Campus updates from across Ohio

By Kristen Mott , Cleveland Jewish News

Toledo student government passes first BDS resolution in state
The University of Toledo student government passed a divestment resolution during an open forum meeting March 3. This is the first divestment resolution passed by a university student government in Ohio.

The Toledo chapter of Students for Justice in Palestine presented a proposed resolution to the student government in February calling on the university to divest from funds that invest in companies connected to Israeli occupation of Palestinian territories. The resolution cited specific companies including Cemex, Rolls-Royce, General Electric and Hewlett-Packard.

During a closed meeting Feb. 17, the student government voted 5-4 that the proposed resolution was unconstitutional.

According to Jessica Moses, president of Toledo Hillel, members of SJP recruited a lawyer and posted a long letter on its public Facebook page claiming the closed student government meeting wasn’t democratic and demanded that a new vote be presented in an open forum setting.

The UT student government announced that an open forum meeting would be held March 3 in the student union. Prior to the meeting, members of SJP promoted the resolution on social media using the hashtag #UTDivest.
Moses said she and members of Hillel drafted an amendment to the resolution that would broaden its terms.

“We wanted to make the resolution more broad in that if you’re against human rights you have to be against all countries that violate human rights, not just Israel,” said Moses, a Lyndhurst native who is also serving as an Israel on Campus Coalition fellow at Toledo.

Moses said she handed the amendment to the president of the student government March 2, but it was not included in the resolution. At the end of the meeting, the student government voted 21-4 to pass the divestment resolution.

Jon Strunk, the assistant vice president of university communications, said the resolution will be passed on to upper leadership at the university.

“Any legislation that is passed by student government is passed on to the senior vice president for student affairs (Kaye Patten Wallace),” Strunk said. “The senior vice president for student affairs then considers that legislation and distributes it throughout the administration as appropriate.”

Nagi Naganathan, interim president of UT, and Brenda Lee, president of the University of Toledo Foundation, issued a joint statement March 4 saying the university and the foundation do not support the divestment called for in the resolution.


OSU student government divestment proposal fails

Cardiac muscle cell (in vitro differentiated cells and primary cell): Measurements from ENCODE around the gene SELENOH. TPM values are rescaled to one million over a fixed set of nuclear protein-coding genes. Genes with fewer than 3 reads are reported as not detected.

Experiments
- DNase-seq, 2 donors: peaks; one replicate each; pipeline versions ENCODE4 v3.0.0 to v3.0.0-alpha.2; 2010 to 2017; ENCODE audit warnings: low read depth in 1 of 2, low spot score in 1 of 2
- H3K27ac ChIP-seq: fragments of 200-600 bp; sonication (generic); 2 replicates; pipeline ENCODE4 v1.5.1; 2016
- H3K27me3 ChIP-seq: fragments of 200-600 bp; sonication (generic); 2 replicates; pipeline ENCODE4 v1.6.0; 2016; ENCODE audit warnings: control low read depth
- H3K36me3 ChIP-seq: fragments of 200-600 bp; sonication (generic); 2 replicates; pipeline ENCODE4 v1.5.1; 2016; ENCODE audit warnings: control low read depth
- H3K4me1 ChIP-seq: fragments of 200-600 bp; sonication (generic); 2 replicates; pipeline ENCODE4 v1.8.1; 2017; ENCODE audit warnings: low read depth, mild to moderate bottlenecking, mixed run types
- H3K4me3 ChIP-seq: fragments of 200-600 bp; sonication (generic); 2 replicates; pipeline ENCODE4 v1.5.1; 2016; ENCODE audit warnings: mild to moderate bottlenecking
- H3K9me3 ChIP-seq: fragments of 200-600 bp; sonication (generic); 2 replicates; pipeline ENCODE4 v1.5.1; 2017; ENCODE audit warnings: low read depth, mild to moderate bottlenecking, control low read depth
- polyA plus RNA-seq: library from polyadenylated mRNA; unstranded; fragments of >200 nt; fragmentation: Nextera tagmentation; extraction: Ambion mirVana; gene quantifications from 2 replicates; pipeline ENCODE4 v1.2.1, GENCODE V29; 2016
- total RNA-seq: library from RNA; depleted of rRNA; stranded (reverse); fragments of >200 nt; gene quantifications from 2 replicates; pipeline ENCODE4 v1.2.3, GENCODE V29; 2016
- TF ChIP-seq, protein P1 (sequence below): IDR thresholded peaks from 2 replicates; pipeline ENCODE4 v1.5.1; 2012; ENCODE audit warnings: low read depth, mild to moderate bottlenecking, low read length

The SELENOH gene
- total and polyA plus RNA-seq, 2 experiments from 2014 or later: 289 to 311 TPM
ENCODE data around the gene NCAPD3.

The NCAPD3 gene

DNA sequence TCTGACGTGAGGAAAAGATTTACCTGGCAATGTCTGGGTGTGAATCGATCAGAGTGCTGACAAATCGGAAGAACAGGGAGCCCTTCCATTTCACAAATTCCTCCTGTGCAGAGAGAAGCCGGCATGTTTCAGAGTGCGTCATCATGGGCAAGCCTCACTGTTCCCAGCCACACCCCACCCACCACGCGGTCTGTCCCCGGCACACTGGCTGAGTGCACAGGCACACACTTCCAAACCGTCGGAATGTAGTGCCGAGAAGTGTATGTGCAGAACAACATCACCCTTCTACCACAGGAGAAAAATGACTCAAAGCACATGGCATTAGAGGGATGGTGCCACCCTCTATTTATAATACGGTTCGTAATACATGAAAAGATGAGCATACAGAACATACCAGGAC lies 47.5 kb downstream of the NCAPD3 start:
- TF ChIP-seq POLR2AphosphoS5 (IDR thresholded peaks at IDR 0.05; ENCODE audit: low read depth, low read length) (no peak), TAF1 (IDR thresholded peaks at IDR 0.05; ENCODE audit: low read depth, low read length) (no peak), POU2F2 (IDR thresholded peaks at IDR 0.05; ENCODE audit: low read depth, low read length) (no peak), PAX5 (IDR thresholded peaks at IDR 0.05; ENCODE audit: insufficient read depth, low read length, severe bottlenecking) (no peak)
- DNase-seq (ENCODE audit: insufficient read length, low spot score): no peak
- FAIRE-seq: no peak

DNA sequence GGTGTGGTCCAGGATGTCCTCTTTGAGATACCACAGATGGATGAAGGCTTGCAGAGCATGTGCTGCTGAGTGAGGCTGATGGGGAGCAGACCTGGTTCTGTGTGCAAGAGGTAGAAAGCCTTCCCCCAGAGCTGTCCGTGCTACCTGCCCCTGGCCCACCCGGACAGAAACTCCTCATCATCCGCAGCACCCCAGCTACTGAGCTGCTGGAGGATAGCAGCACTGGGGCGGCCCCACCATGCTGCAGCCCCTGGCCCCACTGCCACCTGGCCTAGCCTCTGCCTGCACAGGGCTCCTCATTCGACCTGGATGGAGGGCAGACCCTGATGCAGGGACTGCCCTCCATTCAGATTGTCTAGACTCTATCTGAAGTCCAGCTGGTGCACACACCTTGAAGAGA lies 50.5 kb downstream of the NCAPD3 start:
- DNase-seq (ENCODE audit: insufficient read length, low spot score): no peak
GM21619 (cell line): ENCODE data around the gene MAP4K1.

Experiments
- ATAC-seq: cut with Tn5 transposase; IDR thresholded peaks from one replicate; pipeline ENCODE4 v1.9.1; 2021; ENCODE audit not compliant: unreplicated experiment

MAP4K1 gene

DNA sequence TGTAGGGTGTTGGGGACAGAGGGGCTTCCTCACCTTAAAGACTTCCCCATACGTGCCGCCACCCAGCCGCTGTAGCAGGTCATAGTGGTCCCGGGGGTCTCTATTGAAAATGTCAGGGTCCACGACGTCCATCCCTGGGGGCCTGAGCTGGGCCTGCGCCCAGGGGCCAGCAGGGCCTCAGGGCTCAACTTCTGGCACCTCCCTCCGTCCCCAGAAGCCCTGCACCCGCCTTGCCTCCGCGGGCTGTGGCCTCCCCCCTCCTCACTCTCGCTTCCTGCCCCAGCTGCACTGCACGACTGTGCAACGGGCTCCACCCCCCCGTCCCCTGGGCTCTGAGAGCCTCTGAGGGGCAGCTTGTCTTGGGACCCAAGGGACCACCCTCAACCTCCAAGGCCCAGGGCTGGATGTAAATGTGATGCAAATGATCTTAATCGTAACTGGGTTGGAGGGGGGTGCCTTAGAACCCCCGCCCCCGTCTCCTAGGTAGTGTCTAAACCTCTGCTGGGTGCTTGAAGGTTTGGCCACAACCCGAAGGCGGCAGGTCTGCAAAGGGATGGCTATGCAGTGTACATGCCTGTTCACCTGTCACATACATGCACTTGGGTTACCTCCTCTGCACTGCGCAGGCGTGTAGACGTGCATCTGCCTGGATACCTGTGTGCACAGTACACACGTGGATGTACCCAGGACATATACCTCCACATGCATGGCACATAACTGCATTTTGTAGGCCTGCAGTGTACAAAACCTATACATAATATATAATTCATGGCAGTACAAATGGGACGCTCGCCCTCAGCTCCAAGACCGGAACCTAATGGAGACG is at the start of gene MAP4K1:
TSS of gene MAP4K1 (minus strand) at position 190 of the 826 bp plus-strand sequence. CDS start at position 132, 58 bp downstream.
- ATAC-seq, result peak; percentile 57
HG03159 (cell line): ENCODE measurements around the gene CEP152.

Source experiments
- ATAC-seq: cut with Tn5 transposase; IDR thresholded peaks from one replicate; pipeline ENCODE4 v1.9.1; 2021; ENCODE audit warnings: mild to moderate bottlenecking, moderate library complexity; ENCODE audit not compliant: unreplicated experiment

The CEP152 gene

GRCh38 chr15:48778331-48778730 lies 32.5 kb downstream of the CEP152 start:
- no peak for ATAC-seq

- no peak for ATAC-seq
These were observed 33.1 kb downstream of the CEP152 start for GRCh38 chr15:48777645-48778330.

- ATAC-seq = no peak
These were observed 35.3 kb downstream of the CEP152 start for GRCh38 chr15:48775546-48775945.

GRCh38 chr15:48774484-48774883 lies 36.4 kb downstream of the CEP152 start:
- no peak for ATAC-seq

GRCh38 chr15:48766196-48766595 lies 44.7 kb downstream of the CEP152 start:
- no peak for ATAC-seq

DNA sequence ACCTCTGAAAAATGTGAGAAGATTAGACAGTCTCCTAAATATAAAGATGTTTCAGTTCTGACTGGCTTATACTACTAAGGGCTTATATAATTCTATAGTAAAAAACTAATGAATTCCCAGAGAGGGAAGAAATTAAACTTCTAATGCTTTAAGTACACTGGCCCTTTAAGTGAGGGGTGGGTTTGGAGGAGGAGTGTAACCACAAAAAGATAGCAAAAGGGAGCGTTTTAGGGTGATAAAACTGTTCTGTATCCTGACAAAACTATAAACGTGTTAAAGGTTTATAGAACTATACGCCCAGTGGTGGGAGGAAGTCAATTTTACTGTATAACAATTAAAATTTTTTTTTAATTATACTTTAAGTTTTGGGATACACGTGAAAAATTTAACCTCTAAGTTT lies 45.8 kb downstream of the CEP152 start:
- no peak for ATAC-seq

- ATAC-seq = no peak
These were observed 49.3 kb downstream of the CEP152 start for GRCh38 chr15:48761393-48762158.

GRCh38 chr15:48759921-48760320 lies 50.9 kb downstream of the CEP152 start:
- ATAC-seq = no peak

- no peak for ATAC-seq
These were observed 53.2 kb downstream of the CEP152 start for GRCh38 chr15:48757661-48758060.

A divestment resolution that was to appear on the election ballot for the undergraduate student government at The Ohio State University was removed March 8 after it was found to be in violation of the student government’s constitution and election bylaws.

The judicial panel of the student government stated that not every page of the divestment resolution bore the name of the circulator of the petition. The signatures on those unsigned pages were deemed invalid, which put the resolution below the required number of signatures necessary for an initiative to appear on the election ballot.

A group called OSU Divest organized the divestment resolution. According to the organization’s website, OSU Divest was founded in January 2015 by a group of OSU students, faculty, staff and community members who were “concerned about the ever-worsening human rights situation in the occupied Palestinian territories.”

Companies the organization targeted for divestment included Boeing, Caterpillar Corp., the Hewlett Packard Corp., General Dynamics, General Electric Corp. and United Technologies Corp.


Ohio U students’ cases dismissed
Lawyers representing four Ohio University students charged in connection with speaking out at a student senate meeting during fall semester greeted the news that the charges were dismissed with relief. Athens County Municipal Court confirmed that the Sept. 10 charges were dropped against Rebecca Sebo of Pepper Pike, Max Peltz of Orange, Jonah Yulish of Beachwood and Gabriel Sirkin of White Plains, N.Y., were dismissed March 4.

They were scheduled to appear in Athens Municipal Court March 9 for a pretrial hearing, followed by a jury trial that was set to begin March 10. Attorneys representing the four students filed motions to dismiss the case for lack of speedy trial March 3.

The four students had originally been charged with disturbing a lawful meeting after being arrested by OU police Sept. 10 when they refused to stop speaking during a student senate meeting. The students attended the meeting to call for the resignation of student senate president Megan Marzec, who had called on the university to divest from Israel that month.

To read the complete April 2015 Dayton Jewish Observer, click here.

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